Question: Is he… is he… does he want to contact any of the parties…?
Spokesman: The Secretary‑General has been… has had discussions in the past with leaders in the region.
Question: Thank you, Stéphane. The Israeli Cabinet met for the first time in a tunnel under the Al Aqsa Mosque. They approved a project of a cable car that brings tourists to the Western Wall of the Al Aqsa Mosque. Is there any position on that?
Spokesman: No, not… not that I can speak off the top of my head. Mr. Abbadi and then Matthew.
Question: Thank you, Stéphane. As you indicated, the Secretary‑General underlined the importance of artificial intelligence in development. What is the UN doing in this area?
Spokesman: I would encourage you to follow what is going on at the international telecommunications meeting, and I think that would answer your question. Mr. Lee?
Question: Sure. I wanted to ask you about this memo that's emerged from the Central African Republic, not only about the Congolese… Congo Brazzaville battalion but about the camp itself that they're based in, saying that it's totally contrary… Code Blue has written to the Secretary‑General, but also the memo speaks for itself. It basically describes a camp that's totally at odds with the possible zero tolerance of sexual abuse. So I'm wondering, what is his response to this… beyond… I believe maybe they'll repatriate the battalion, but the critique seems to be much more fundamental: that there are camps with no kitchens for the soldiers, people going into town trading sex for food…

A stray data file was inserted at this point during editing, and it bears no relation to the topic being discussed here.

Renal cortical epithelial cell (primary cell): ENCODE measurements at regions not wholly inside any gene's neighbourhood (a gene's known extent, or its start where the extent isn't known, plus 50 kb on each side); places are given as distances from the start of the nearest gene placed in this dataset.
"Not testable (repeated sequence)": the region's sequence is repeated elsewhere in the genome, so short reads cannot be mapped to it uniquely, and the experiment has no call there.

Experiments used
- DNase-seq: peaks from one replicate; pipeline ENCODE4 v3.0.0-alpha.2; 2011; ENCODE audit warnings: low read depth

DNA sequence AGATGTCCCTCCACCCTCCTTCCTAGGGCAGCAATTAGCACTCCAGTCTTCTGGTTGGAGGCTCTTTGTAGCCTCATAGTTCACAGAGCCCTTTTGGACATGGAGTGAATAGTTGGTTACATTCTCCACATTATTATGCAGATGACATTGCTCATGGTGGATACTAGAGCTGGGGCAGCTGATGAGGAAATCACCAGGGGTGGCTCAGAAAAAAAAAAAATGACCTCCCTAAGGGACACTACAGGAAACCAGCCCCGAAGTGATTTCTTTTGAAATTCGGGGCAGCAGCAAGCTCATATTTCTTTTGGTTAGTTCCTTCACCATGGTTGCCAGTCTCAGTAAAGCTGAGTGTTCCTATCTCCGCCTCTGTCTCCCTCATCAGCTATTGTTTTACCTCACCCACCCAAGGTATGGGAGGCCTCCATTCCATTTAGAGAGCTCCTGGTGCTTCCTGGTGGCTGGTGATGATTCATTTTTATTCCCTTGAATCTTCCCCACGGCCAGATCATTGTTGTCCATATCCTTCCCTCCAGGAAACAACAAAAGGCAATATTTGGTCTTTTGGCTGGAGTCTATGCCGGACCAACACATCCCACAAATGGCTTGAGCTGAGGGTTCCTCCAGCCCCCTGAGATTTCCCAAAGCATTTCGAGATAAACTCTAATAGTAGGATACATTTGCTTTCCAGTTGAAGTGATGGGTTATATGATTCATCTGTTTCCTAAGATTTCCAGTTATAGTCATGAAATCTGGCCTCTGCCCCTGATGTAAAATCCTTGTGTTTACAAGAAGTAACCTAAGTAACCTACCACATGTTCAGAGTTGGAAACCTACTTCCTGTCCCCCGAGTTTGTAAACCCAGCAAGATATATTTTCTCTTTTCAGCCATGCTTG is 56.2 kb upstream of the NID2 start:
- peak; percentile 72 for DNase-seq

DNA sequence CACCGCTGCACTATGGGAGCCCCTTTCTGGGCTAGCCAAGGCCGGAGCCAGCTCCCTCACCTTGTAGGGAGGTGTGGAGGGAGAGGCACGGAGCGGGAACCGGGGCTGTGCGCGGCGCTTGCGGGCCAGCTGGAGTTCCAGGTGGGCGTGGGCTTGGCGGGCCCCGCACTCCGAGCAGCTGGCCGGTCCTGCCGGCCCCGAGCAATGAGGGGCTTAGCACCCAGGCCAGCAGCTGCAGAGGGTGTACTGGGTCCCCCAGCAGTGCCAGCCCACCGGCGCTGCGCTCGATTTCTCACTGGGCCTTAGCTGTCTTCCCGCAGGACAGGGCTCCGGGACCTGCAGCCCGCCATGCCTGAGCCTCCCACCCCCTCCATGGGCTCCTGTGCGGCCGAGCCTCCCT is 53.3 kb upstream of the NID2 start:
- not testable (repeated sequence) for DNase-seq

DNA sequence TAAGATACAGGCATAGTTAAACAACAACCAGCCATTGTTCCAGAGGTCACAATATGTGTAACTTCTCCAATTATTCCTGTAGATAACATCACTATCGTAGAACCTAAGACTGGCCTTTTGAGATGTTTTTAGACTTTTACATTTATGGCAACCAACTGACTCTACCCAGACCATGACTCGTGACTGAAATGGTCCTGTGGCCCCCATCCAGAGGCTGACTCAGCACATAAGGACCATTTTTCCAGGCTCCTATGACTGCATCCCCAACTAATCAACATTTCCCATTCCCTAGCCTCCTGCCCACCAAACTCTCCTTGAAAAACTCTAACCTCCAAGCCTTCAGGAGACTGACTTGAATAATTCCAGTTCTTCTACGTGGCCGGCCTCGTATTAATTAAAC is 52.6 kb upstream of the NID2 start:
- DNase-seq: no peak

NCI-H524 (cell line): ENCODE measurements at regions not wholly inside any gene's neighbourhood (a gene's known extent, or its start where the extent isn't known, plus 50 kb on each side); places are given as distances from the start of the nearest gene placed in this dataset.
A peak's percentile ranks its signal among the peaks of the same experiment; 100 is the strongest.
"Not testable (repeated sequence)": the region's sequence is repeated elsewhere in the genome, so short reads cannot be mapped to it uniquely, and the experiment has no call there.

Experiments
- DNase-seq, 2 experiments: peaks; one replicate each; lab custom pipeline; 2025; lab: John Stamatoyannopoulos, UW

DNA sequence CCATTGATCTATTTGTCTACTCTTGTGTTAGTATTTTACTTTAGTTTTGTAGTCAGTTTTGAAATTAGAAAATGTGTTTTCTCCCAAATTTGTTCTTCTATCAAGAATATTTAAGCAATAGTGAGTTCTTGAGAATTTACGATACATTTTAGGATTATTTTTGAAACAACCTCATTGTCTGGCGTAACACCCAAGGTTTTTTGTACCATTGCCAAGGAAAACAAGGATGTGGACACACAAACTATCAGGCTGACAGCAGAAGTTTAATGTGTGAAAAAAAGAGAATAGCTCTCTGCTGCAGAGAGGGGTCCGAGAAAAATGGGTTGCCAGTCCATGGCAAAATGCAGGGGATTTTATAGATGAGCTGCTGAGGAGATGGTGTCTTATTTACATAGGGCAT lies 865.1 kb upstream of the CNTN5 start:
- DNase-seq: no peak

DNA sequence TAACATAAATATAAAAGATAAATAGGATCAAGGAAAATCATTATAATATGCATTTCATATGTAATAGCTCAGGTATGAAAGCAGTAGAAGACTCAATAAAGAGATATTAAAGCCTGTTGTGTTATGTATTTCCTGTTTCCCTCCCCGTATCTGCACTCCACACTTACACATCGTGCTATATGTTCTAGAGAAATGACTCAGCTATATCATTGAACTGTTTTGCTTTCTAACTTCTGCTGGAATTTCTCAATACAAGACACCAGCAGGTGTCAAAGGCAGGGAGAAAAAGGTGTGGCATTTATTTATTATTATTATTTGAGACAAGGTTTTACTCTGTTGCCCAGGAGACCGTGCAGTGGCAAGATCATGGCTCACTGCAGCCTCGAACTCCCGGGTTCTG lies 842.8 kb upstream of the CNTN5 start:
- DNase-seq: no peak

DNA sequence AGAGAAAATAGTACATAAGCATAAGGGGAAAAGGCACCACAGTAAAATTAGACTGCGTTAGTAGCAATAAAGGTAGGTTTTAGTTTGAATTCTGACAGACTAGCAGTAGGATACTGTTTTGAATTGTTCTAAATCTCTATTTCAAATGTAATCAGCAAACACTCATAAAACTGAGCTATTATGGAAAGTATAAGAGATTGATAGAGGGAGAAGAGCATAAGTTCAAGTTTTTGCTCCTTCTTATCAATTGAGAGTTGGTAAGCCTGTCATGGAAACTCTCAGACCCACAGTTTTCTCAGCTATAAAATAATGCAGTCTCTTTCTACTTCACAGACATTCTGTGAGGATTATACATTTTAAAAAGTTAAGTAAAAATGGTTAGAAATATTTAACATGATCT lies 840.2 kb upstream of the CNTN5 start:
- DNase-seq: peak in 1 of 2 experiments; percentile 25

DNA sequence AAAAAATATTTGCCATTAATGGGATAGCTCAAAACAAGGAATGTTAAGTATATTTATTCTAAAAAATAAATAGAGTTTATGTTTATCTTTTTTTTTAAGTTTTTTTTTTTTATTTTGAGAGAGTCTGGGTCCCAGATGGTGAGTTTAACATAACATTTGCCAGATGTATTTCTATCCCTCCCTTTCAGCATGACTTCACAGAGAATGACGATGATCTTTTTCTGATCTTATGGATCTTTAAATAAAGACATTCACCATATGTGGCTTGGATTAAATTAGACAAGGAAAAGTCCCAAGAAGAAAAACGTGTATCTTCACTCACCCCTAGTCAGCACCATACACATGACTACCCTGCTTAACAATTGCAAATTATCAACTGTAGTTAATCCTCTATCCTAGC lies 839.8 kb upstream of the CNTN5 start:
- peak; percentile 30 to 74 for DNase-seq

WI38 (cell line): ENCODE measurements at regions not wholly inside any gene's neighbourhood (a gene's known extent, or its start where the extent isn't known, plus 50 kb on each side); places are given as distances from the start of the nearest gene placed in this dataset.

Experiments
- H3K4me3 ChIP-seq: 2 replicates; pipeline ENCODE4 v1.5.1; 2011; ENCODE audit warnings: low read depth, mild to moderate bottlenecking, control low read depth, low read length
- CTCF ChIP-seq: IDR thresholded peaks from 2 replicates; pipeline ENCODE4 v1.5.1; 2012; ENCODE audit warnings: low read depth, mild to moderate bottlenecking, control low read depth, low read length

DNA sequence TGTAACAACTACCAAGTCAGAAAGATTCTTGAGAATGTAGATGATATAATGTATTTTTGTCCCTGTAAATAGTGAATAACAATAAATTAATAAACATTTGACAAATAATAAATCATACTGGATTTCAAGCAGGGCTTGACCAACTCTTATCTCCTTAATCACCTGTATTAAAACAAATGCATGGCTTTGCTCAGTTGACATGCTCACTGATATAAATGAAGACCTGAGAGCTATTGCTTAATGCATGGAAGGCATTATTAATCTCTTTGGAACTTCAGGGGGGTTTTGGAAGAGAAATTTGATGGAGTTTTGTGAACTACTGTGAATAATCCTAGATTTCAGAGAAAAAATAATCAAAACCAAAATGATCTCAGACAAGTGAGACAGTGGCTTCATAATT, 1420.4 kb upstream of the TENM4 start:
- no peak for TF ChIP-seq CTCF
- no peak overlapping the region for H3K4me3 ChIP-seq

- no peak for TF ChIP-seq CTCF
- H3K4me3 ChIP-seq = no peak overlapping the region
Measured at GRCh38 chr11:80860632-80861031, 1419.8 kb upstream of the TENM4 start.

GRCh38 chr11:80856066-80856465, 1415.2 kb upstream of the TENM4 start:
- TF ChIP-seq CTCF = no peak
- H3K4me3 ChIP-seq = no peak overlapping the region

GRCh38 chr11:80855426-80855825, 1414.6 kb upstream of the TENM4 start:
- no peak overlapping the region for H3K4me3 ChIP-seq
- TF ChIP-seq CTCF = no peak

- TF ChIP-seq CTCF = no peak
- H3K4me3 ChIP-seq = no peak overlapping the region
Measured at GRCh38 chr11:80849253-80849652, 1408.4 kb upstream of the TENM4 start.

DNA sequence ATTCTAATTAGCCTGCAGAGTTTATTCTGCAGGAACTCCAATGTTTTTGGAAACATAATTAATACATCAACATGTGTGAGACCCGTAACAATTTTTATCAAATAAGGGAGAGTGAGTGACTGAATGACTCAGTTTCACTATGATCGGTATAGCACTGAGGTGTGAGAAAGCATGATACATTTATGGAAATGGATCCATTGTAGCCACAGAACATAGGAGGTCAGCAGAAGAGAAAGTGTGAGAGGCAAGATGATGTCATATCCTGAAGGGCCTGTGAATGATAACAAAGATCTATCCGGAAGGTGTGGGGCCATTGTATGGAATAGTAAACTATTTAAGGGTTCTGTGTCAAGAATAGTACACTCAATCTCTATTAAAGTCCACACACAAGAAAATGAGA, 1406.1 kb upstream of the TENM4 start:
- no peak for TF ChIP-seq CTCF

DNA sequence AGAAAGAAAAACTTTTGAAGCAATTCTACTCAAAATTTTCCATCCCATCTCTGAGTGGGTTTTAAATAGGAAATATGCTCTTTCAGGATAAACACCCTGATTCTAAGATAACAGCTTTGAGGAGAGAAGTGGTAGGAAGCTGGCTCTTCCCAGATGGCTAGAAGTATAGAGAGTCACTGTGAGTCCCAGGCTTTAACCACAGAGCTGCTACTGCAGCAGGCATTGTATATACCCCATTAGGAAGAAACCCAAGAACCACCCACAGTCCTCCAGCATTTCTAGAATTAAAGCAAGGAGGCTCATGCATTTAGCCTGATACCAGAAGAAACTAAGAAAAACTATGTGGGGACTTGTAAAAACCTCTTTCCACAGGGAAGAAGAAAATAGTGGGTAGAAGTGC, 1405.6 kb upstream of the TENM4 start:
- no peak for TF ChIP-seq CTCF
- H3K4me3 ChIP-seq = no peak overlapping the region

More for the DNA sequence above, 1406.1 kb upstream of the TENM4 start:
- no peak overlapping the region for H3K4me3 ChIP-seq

Spokesman: I think what the report shows is that the Force Commander has been doing his job. It's part of the Force Commander's responsibility to check and to check on the troops, assess their performance through a number of evaluation mechanisms. The report has been sent to Headquarters. The assessment was, indeed, done on the Republic of the Congo troops, on their… the contingent and on the base. The result of the evaluation, which was done not too long ago, has been shared with the Member State, and we're following up on various options. UN peacekeeping is obviously, as we've said in the past, very much committed to the high standards of performance and conduct, and they will spare no action to reach that goal.